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Biggest soy traders enlist indirect suppliers to tackle hidden deforestation

Brazil is the world’s second-largest producer of soy after the US. Keystone / Andre Penner

Six of the world’s biggest commodity traders have committed to help some of their largest indirect suppliers source soy sustainably in Brazil’s vulnerable Cerrado region.

This content was published on July 14, 2022 - 09:00

On June 21, Viterra (formerly Glencore Agriculture), Bunge, ADM, Cargill, LDC and COFCO – as part of a joint partnership called the Soft Commodities ForumExternal link (SCF) – announced their intention to get 19 indirect suppliers on board to help source soy sustainably in Brazil’s Cerrado landscape. All the traders except Viterra have a significant presence in Switzerland (head office, European headquarters or branch office).

A common methodology for indirect suppliers has been developed with the aid of the Brazilian Association of Vegetable Oils (ABIOVE) and it is expected that half of the shortlisted indirect suppliers will be on board by the end of the year.

"This joint SCF and ABIOVE initiative is designed to send a strong market signal to producers that SCF members are seeking to do business with suppliers that are in line with SCF objectives, and are capable of tracing their own sourcing to guarantee it is deforestation- and conversion-free," said a consortium statement.

An analysis of commodity sourcing published in Science AdvancesExternal link in April estimated that indirect sourcing accounts for between 12% to 42% of all traceable soy sourced from South America. Researchers in Switzerland have flagged indirect suppliers as the weak link in the supply chain of commodity traders when it comes to deforestation.

This lack of knowledge on indirect suppliers is causing "hidden" deforestation in the tropical savanna of Cerrado in Brazil. The unique landscape occupies a little over 20% of the country's land area and is South America’s second-largest biome after the Amazon, hosting around 4,800 species of plants and vertebrates found nowhere else. The region also accounts for half of all soy grown in Brazil, the world’s second-largest producer of the crop after the US.

Brazil’s National Institute of Space Research (INPE), that has been monitoring the Cerrado for two decades, recently warned of the highest deforestation rate since 2015. Habitat loss of 8,531 square kilometers, equivalent to the size of the Greater Tokyo Area, had been recorded from August 2020 to July 2021.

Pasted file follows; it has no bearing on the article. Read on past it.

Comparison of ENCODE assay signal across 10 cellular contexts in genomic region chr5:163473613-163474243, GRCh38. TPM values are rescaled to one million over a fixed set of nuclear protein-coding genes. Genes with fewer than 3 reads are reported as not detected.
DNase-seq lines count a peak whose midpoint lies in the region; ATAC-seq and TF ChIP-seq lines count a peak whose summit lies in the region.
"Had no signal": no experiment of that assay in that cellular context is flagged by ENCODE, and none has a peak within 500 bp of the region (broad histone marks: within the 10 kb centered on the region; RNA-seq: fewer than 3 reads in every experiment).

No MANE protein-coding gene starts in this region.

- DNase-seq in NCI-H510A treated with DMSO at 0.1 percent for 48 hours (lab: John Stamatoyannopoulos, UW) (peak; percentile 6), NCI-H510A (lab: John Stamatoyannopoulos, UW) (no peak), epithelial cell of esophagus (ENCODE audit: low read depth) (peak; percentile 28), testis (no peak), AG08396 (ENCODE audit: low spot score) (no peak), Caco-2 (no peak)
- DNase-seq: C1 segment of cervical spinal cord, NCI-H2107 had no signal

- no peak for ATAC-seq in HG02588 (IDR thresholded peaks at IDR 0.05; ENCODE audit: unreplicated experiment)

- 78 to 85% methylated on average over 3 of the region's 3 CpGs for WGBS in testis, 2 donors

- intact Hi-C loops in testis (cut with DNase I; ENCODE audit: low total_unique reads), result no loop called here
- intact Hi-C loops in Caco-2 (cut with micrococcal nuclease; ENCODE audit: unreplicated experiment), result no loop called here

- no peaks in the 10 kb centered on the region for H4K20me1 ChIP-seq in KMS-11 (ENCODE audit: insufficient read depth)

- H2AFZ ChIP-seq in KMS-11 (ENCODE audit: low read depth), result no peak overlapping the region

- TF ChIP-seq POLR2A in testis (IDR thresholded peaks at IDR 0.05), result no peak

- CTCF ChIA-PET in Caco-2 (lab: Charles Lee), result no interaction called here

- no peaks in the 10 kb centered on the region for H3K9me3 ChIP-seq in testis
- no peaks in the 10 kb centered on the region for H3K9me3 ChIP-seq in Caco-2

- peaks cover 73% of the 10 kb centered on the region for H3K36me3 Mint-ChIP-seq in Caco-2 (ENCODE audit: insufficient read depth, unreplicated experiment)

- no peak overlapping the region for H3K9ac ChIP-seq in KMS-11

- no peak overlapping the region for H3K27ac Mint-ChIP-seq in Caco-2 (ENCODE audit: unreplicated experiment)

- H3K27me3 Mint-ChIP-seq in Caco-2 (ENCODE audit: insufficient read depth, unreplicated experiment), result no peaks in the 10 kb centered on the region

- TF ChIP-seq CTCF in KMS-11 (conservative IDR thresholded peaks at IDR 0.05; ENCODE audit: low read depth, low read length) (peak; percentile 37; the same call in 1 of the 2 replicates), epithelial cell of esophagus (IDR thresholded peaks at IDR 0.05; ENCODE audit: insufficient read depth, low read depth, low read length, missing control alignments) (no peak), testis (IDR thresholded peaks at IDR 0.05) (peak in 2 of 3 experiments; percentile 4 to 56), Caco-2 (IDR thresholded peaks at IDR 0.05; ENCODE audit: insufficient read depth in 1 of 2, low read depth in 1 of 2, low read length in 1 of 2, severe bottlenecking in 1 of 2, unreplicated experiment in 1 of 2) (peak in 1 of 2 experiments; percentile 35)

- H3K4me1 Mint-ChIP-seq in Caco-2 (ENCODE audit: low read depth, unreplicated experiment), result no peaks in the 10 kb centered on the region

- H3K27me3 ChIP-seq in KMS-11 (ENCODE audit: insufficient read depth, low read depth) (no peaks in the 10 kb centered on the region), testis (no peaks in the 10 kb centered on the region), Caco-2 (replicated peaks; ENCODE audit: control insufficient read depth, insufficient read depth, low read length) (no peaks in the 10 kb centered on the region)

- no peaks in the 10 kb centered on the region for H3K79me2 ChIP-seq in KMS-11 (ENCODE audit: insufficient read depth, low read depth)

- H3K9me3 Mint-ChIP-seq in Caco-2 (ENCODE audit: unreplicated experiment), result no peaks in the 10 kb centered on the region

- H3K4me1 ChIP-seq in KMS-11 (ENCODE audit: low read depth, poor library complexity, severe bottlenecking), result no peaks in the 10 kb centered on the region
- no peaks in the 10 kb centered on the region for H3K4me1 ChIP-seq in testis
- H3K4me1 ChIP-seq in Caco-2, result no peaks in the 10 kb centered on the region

Blind spot

Indirect suppliers (also known as tier 2 suppliers) are intermediaries that aggregate commodities from different sources. They supply commodities to the direct (or tier 1) suppliers from whom commodity traders buy soy from. While traders have become better at tracking where their direct suppliers source soy from (to avoid soy obtained by clearing wildlife habitats) they seldom have any idea what their indirect suppliers are doing or have any influence on them.

According to Lucie Smith, Senior Manager at SCF, some of the reluctance on the part of indirect suppliers to be more transparent can be attributed to the lack of expertise or capacity, as well as costs associated with implementing traceability systems and monitoring of their own suppliers. In addition, they are also worried about losing competitive advantage and creating mistrust among their suppliers when it comes to sharing information for auditing and compliance purposes.

Hence, pioneering efforts at traceability by SCF members in the region have focused primarily on direct suppliers in high-risk municipalities in the Cerrado. By this measure all six companies have succeeded in achieving the target set in 2018 of tracing at least 95% of their soy from 61 municipalities in the Cerrado to the farm where it was grown and directly purchased. 

The traceability initiative started with 25 municipalities and has now expanded to 61 across the states of Tocantins, Piauí, Maranhão, Mato Grosso, Bahia, Goiás and Minas Gerais. Soft Commodities Forum

However, when indirect suppliers were taken into account the proportion of soy that could verified as deforestation-free varied from 64% to 92%. The more a company was reliant on indirect suppliers the lower the odds that it could guarantee sustainable soy sourcing from the area. 

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To address this gap, the six traders identified 19 indirect suppliers in the region with whom they had the most overlap. These suppliers will be provided the resources and finances to set up a monitoring and traceability system to determine where their soy comes from and whether it is linked to deforestation.

The initiative is unlikely to be expanded beyond the Cerrado unless the six commodity firms decide to scale up the scope of the SCF itself. However, according to Smith, some traders are using the lessons learned from the Cerrado to improve the traceability of their individual supply chains. 
 

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